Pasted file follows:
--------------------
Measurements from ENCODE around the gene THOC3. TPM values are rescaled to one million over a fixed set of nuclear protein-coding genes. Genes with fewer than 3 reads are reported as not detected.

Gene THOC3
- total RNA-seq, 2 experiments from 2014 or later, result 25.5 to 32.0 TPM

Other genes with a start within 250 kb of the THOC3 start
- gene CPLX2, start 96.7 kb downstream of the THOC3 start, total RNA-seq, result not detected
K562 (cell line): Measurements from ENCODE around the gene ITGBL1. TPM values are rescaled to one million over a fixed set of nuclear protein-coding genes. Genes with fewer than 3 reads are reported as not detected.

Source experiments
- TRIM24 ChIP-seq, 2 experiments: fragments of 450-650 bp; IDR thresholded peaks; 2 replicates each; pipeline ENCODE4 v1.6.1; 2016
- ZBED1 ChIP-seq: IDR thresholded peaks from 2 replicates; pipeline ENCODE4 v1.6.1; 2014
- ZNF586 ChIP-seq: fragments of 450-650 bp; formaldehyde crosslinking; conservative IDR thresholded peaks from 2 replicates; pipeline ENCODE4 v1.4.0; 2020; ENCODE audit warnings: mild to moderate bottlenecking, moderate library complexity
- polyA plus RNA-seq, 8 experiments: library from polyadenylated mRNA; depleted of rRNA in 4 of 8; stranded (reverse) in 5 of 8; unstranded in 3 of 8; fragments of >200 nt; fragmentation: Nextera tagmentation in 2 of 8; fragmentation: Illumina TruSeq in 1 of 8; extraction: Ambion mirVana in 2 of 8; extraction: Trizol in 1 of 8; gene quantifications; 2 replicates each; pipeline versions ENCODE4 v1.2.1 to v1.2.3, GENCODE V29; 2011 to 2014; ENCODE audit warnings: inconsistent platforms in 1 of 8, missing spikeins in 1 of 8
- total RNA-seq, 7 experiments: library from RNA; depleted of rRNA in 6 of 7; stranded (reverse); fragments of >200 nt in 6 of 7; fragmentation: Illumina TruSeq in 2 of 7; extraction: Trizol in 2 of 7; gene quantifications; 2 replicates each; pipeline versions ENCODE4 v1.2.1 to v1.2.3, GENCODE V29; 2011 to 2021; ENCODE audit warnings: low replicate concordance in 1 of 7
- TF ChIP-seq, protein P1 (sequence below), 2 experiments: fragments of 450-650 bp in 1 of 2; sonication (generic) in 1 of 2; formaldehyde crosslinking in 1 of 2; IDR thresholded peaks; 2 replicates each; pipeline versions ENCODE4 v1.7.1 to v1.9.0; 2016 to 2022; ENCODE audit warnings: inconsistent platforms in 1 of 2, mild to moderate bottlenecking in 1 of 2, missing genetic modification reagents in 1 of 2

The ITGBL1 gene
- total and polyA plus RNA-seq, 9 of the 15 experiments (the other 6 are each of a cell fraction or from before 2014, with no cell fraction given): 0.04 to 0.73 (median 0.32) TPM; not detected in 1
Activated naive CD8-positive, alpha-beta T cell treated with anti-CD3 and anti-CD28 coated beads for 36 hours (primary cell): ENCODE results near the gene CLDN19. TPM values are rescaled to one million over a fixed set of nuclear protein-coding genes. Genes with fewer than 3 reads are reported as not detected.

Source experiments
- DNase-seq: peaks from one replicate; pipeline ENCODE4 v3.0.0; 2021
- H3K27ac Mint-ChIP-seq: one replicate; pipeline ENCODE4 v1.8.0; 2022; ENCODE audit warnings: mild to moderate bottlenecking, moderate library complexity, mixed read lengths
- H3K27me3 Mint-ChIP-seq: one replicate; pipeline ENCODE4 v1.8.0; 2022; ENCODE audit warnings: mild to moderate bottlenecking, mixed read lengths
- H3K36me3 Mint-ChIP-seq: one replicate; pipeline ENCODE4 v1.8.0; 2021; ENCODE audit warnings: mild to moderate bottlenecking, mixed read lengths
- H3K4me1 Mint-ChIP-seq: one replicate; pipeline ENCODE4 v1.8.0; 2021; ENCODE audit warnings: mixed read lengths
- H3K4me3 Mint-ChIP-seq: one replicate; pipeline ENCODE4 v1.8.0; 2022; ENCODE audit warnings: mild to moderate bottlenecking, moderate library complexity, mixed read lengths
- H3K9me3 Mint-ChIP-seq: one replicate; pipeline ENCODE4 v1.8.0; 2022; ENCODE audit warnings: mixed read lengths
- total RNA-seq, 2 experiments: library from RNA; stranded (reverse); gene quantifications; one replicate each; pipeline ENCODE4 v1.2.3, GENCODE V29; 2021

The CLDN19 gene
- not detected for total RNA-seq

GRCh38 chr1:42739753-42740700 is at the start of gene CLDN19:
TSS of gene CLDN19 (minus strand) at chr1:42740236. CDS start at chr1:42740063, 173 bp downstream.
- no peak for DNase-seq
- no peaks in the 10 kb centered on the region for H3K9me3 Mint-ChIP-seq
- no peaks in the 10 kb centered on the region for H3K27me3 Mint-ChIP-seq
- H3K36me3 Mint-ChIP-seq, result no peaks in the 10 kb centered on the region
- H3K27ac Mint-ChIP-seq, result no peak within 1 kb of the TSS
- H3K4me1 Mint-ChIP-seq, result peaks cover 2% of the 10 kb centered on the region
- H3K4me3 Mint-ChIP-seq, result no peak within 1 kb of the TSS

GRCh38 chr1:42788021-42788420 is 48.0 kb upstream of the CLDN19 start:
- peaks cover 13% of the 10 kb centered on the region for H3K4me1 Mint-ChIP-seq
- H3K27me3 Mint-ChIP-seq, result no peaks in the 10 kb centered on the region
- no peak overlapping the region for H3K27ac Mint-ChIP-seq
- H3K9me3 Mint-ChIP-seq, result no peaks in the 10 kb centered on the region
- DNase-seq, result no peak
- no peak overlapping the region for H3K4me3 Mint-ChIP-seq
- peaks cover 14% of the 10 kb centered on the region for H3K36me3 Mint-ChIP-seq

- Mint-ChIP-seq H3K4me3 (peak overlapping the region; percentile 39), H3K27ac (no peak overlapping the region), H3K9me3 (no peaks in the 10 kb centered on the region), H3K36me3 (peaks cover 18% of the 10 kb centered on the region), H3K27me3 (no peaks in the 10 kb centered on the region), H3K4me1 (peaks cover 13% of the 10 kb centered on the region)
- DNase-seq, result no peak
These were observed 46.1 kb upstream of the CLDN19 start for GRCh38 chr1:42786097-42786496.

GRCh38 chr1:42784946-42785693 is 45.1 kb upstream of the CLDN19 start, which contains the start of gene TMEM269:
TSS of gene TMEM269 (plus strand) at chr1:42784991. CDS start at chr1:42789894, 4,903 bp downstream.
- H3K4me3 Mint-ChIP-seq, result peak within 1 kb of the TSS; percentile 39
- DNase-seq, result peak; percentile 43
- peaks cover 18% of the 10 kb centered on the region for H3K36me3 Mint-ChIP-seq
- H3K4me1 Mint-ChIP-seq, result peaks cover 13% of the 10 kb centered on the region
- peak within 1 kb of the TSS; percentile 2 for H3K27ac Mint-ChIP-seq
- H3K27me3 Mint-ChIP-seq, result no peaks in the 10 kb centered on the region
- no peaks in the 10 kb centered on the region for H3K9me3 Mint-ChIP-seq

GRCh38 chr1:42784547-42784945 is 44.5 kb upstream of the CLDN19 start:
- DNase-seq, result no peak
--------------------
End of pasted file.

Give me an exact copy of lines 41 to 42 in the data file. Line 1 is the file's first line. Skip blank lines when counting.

- H3K9me3 Mint-ChIP-seq, result no peaks in the 10 kb centered on the region
- DNase-seq, result no peak